- Arizona Diamondbacks (80-76, 11): Like the Cubbies, a bad one-run game record has hurt the D’backs all year. Despite outscoring opponents by a total of 64 runs this season, Arizona is just 21-26 in the close games that come to define a team.
- Philadelphia Phillies (79-75, 17): How the Phils posted a losing record against the Marlins is a good mystery worth trying to solve. Miami beat Philadelphia nine times in 16 games this year, effectively keeping the Phillies out of the postseason.
- Cincinnati Reds (73-83, 15): Despite being outscored by just two runs overall in 2019, the Reds have posted a 24-32 mark in one-run games so far. If you can’t win the close ones, you’re not going to win enough to make the playoffs.
- San Francisco Giants (75-81, 20): After posting a 41-48 record in the first half, the Giants briefly went on a tear in July, winning 19 of 25 games to briefly pose as pretenders for the postseason. An 11-16 August quickly killed that pipe dream.
- Los Angeles Angels (70-86, 18): A 25-40 mark in the second half ruined any chance the Halos had of celebrating the life of deceased pitcher Tyler Skaggs, who died on July 1. Sort of ruins the Angels in the Outfield idea, sadly, doesn’t it?
- Texas Rangers (75-81, 21): After surprisingly contending for the first three months of the season, the Rangers won just eight of 24 games in July to disappear from the AL wild-card chase. Overall, a .409 winning percentage in the second half is bad.
- San Diego Padres (70-86, 19): The same thing happened to the Padres, going from a promising first half to an 8-16 mark in July—and now a 7-14 record in September. These slides, after a spending spree in the offseason, cost the manager his job.
- Colorado Rockies (67-89, 23): Stop us if you’ve heard this one before … the Rox averaged 14 wins per month in the first half of the season, but they’ve managed fewer than eight victories per month in the second half of the year.
- Seattle Mariners (66-90, 24): After a promising start to the season, the Mariners won just seven games out of 28 in the month of May, and it’s been all downhill since then, really. Seattle has rallied for nine wins in 19 games this September, however.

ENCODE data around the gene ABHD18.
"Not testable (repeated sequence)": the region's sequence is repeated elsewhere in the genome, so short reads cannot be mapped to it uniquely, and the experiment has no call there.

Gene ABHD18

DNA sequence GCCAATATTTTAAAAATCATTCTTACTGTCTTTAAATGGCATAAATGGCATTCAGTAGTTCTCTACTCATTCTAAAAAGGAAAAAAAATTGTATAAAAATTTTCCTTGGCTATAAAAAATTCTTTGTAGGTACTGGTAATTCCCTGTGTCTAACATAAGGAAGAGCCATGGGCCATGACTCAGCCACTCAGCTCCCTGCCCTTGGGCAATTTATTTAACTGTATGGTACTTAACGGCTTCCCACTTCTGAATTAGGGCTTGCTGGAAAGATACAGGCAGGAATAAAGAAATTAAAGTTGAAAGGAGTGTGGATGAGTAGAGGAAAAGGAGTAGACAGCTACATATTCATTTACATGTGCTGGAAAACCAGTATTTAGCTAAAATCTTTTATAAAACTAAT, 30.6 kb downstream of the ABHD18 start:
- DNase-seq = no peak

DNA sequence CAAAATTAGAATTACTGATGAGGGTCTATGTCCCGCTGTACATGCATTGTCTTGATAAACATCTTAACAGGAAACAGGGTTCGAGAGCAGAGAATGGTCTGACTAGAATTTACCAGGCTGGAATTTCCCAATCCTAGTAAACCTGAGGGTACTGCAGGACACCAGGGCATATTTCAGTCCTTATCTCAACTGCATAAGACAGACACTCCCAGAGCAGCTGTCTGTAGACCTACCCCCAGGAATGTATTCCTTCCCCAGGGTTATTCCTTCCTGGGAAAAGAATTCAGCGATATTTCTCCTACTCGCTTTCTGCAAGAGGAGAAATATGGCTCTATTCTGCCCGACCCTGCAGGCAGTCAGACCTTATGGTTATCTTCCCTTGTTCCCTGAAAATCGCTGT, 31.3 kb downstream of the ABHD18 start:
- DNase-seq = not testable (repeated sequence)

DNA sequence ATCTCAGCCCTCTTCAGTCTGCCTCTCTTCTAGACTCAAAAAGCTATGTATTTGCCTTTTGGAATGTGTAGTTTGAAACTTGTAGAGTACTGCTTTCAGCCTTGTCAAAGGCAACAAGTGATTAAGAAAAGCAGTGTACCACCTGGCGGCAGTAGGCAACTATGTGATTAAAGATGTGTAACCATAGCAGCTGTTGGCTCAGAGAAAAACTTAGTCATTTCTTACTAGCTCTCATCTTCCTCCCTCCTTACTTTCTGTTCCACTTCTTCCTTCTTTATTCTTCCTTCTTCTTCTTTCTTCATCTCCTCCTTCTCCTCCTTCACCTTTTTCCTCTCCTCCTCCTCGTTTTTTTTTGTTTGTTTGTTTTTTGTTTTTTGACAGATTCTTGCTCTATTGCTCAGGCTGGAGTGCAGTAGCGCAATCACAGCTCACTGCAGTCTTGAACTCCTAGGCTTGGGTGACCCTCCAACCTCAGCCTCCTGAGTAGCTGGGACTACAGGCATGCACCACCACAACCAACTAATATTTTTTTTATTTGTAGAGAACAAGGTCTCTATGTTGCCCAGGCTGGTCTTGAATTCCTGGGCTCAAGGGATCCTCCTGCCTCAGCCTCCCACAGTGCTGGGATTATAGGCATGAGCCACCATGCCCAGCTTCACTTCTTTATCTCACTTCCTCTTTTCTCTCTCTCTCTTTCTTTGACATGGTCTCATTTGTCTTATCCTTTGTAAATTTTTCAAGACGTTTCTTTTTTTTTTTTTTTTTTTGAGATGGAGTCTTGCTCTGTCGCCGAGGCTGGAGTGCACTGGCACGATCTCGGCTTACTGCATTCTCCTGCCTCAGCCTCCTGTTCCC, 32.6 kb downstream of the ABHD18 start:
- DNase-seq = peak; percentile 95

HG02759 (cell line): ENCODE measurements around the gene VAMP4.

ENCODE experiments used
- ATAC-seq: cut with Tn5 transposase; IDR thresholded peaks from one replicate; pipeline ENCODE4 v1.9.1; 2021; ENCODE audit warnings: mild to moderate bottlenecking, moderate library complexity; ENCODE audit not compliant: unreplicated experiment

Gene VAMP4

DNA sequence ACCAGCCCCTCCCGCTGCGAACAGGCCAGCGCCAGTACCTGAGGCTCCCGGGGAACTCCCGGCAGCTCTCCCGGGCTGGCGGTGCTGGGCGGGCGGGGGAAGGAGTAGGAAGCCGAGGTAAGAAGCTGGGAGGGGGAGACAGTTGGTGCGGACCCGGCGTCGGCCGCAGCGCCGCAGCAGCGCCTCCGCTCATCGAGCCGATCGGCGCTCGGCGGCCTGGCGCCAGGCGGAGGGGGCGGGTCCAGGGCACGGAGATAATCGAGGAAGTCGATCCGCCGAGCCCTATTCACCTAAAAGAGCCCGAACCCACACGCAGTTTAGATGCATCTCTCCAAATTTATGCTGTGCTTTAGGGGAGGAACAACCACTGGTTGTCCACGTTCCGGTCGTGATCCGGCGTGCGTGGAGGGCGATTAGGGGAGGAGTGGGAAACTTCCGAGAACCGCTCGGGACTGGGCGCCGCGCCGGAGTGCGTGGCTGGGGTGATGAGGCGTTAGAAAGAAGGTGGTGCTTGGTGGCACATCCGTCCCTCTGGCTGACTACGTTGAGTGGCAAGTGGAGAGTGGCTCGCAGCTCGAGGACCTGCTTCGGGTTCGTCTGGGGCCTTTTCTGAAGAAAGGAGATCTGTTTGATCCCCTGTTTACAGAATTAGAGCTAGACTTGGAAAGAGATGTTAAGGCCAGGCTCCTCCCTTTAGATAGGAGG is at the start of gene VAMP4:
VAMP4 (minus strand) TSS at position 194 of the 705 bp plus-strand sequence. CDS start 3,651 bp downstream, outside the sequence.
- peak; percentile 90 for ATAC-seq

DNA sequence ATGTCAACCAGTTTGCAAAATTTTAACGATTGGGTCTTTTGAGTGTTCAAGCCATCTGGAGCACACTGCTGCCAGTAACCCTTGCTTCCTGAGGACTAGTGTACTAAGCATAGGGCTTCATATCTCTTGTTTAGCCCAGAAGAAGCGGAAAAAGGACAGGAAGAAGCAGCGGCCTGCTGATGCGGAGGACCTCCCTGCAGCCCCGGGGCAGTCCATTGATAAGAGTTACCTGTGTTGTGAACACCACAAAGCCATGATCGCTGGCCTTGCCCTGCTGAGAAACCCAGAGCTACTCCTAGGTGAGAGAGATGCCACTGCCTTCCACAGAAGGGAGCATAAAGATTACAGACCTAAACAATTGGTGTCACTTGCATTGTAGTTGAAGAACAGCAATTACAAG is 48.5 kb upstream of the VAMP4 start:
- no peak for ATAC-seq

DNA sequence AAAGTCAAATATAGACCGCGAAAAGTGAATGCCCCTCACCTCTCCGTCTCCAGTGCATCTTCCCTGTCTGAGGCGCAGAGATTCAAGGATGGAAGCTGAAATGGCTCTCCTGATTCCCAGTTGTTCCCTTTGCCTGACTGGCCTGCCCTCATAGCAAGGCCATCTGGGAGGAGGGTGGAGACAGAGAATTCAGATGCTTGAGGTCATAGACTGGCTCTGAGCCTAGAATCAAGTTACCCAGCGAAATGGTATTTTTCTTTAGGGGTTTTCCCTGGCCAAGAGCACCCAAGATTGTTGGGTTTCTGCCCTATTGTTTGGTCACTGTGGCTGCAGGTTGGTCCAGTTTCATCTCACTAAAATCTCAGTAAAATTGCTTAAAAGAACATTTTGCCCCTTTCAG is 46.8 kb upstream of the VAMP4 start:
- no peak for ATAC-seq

- Toronto Blue Jays (63-93, 25): The same thing happened to the Blue Jays as the Mariners. A 7-21 record in May killed the season very early, and despite an influx of young talent for the roster, it’s been a long summer up north.
- Chicago White Sox (68-87, 26): The ChiSox were close to .500 at the All-Star break, but a 26-43 mark since then has relegated the South Side to another October-less season. The last postseason for Chicago was in 2008.
- Pittsburgh Pirates (65-91, 22): These teams seem to be grouped in pairs. Just like the White Sox, the Pirates played solid in the first half before a second-half slide (21-46) made the organization re-think its strategies for 2020 and beyond.
- Miami Marlins (54-101, 27): This is the first of four teams that was never really in contention at all in 2019. The Fish started out 8-21, and it hasn’t really gotten any better for them since then. June (13-14) was the team’s best month of the year.
- Kansas City Royals (57-100, 28): It was a 9-20 start in Kansas City for a team that recently won two straight AL pennants (2014-2015) and came oh-so-close to winning back-to-back Series. Oh, how fortunes can change so quickly!
- Baltimore Orioles (51-105, 29): Somehow, these birds played .500 ball in July (12-12), although the rest of the season has seen them grounded a lot more often. They lost 115 games last year, so this is an improvement, really.
- Detroit Tigers (46-109, 30): Can you remember when the Tigers were 13-14 at the end of April? No one knew this train wreck was coming, did they? Detroit was a combined 10-40 in June and July.
Come back most Mondays to check out our MLB power rankings!